If you are a programmer, you are probably working on web development. Almost every application that is being launched to the market is a web based application or a mobile application with a background web platform supporting it. From that point, almost every job option related to software development is strongly linked to web development, and I think that the web development market is a little bit messy, mainly due to the lack of technical knowledge of people that are hiring developers. Just naming the required technology enough times to make your resume to pass the filter in the job position is a good start point to getting hired. Is that enough to meet the job requirements?. On software development experience is not so required, and seems to be strongly required by some companies hiring developers.
Then you have people naming the required technology as many times and many years that position requires, but do they really have the required skills and required knowledge?. I have seen some resumes filled with technology names and languages names arguing strong experience with them, but nothing related to concepts, and the same applies to job positions. So you have hiring announces with the same message pattern everywhere: “we need people experienced with technology-name-here”. Also, those announces are avoiding people that can make a real difference with their current programmers, because they have pretty clear programming concepts and they will be able to learn that required technology as fast as they have passed the hiring process — even if they are not experienced with the required technology.
The theoretical background of the programmer matters. With the proper knowledge, the programmer should be able to learn any programming language that is being used on the market. A good programmer should be able to jump from Python to Java and backward, without any course, just few books related to the used technology. I have several resumes, because I am a skilled programmer that can handle several programming languages, so I have a resume for the Enterprise Java market, another for Embedded Systems market, and so on. If I place every language that I know in one resume, the required technology for that job position will not be named enough to make it pass the filter in the hiring process.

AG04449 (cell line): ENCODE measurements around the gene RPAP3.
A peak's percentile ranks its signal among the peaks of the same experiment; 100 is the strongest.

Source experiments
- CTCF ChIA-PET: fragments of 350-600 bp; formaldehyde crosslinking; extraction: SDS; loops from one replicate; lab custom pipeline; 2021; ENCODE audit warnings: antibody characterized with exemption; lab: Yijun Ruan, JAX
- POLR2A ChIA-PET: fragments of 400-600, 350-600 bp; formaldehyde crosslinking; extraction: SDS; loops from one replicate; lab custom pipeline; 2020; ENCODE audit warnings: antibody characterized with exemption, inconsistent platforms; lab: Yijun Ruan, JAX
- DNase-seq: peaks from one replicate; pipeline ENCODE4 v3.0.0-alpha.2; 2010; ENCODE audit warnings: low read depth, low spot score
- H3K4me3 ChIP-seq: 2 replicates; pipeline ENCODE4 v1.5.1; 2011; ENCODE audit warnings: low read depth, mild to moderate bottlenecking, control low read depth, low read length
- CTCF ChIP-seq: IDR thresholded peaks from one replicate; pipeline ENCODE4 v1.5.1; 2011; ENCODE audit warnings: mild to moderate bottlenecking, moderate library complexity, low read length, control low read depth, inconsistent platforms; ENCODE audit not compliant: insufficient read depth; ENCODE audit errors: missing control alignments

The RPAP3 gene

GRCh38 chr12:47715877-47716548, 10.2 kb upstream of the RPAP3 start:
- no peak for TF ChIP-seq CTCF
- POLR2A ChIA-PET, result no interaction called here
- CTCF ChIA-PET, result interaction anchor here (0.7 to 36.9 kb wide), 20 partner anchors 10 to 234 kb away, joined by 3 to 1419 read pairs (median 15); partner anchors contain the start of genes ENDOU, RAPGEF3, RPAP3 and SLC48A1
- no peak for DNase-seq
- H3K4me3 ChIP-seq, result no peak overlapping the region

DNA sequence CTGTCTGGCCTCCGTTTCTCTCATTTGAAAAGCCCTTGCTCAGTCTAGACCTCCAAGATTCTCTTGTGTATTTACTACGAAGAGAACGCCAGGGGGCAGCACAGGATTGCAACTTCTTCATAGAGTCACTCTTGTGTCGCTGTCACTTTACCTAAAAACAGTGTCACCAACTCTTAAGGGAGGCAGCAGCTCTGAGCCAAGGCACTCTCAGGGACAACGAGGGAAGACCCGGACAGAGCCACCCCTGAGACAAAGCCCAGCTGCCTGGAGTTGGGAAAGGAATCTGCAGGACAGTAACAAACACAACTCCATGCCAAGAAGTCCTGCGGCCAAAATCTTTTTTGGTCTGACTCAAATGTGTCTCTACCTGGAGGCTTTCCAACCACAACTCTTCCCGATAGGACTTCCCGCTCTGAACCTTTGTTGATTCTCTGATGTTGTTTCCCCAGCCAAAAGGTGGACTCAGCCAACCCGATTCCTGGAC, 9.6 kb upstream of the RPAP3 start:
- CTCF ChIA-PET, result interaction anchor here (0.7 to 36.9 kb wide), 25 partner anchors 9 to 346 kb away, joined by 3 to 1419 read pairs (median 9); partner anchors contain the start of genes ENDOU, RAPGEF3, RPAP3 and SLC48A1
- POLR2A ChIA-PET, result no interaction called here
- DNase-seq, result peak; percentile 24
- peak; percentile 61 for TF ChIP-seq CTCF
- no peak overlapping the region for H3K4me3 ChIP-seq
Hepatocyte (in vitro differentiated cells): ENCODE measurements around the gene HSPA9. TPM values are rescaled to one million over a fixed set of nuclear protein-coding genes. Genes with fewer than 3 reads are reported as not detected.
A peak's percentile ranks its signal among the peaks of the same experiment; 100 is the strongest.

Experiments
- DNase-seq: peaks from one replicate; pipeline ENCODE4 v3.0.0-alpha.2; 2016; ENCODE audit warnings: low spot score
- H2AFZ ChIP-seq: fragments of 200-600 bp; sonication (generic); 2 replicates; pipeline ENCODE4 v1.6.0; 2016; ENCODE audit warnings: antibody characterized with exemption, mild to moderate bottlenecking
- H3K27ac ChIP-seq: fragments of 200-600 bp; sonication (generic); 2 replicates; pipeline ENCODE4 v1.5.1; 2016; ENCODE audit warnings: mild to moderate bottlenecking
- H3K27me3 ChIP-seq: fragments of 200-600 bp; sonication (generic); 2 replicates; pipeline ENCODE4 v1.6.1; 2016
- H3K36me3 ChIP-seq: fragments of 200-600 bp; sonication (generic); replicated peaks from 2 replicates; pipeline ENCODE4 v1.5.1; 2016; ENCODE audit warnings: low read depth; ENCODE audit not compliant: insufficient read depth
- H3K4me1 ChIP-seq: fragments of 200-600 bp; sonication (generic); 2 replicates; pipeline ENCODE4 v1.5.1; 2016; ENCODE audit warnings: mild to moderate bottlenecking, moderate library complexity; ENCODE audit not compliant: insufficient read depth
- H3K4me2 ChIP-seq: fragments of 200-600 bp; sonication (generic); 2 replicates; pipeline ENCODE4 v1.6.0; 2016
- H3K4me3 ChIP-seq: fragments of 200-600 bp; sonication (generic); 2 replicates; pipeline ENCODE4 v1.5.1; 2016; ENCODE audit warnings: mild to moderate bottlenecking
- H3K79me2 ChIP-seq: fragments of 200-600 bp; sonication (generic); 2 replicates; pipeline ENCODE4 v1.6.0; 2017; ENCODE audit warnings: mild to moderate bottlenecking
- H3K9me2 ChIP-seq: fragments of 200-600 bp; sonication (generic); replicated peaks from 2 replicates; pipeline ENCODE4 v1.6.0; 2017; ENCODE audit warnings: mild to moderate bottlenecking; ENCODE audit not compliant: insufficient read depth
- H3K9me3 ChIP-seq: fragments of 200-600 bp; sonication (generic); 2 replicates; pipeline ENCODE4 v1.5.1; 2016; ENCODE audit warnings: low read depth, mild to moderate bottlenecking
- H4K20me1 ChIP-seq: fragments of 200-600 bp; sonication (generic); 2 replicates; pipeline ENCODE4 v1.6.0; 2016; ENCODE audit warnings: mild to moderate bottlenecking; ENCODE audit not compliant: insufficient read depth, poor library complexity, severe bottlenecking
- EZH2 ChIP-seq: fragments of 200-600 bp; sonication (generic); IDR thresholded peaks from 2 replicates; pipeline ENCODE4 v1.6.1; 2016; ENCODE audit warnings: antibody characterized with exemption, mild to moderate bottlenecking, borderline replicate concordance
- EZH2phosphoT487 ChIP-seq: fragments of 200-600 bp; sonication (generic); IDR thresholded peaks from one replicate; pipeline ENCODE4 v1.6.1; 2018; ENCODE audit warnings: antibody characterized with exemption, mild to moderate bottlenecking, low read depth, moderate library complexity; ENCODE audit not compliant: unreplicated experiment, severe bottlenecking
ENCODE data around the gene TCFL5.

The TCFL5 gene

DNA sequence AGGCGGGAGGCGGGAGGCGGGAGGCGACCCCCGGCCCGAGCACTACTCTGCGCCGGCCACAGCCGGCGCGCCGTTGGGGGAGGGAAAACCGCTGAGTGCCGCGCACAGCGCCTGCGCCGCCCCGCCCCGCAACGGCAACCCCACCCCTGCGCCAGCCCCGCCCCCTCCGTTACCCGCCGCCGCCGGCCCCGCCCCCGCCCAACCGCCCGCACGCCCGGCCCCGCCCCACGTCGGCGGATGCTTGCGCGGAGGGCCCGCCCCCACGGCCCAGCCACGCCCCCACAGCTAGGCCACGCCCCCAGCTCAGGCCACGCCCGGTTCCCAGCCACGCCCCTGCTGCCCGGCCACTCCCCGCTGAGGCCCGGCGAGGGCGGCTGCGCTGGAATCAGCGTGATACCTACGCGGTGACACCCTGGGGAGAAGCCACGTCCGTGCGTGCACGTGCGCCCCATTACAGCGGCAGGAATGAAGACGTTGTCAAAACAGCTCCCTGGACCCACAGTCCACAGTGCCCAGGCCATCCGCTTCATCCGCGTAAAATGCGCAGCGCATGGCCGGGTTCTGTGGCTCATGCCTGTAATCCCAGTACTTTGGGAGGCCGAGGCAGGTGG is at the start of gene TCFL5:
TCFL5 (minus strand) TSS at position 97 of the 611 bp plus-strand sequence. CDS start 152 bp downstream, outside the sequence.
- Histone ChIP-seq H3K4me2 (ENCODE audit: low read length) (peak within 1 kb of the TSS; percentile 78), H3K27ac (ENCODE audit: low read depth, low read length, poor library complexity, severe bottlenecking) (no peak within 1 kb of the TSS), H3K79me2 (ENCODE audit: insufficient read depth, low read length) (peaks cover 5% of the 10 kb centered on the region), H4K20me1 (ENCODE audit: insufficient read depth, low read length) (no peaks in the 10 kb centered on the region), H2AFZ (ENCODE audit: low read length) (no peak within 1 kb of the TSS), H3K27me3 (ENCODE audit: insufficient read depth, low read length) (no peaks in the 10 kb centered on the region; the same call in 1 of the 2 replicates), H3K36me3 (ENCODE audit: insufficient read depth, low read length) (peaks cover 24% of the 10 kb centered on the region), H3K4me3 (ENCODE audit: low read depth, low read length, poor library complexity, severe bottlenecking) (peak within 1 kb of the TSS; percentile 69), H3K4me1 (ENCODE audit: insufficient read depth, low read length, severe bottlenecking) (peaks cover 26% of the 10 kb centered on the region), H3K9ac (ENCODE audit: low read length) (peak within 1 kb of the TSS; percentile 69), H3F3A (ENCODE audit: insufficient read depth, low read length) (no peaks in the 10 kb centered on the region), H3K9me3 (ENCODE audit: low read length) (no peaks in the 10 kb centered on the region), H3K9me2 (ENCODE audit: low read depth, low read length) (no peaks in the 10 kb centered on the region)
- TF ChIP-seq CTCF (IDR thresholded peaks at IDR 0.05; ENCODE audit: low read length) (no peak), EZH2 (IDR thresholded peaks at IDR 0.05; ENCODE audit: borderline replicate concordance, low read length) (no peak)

No matter from where comes the programmer, his breath in programming practices is what makes him a good programmer. Someone with a strong lack of interest on programming will not be as good as someone with real interest in programming. All is about programming, is the main task on software development. Someone without programming knowledge cannot build a good software design, because it will lack consistency related to the technology and environment. Also, will not be able to manage a project because he lacks the proper technical knowledge to cover a good design and programming practices, and programming is about continuous learning because everything is changing constantly, but the basis has been the same from the elder stages of software development.
So, I agree with the idea of proving how good a programmer is. Which method do I use to test a programmer? I ask for open source projects because I want to see his source code. If he does not have an open source project, he should have a side project, and he should be able to show me some library file with something impressive. Once I see his source code and resume, I start evaluating his theoretical knowledge through a conversation, just to check the clarity on some programming concepts — I am not interested on how many years of experience does he have, but I want to check that he will meet the requirements — and then I will start doing a live programming test. So he can show me his screen through Skype, TeamViewer or another similar application and will let me know how good is solving programming problems, having a conversation about the programming solution and check the applied concepts. Experience is not required, but deep programming practices are a must.